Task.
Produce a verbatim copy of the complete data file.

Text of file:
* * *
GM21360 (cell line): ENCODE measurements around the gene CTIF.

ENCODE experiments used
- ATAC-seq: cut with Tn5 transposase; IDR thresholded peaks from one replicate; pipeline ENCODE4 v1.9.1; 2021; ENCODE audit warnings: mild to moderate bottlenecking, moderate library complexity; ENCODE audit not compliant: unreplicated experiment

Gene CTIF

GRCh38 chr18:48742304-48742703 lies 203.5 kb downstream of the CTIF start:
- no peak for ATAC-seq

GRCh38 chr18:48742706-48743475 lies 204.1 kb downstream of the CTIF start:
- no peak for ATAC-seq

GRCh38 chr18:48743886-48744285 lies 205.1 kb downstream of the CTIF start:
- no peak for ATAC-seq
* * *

GM21360 (cell line): ENCODE measurements around the gene CTIF.

ENCODE experiments used
- ATAC-seq: cut with Tn5 transposase; IDR thresholded peaks from one replicate; pipeline ENCODE4 v1.9.1; 2021; ENCODE audit warnings: mild to moderate bottlenecking, moderate library complexity; ENCODE audit not compliant: unreplicated experiment

Gene CTIF

GRCh38 chr18:48742304-48742703 lies 203.5 kb downstream of the CTIF start:
- no peak for ATAC-seq

GRCh38 chr18:48742706-48743475 lies 204.1 kb downstream of the CTIF start:
- no peak for ATAC-seq

GRCh38 chr18:48743886-48744285 lies 205.1 kb downstream of the CTIF start:
- no peak for ATAC-seq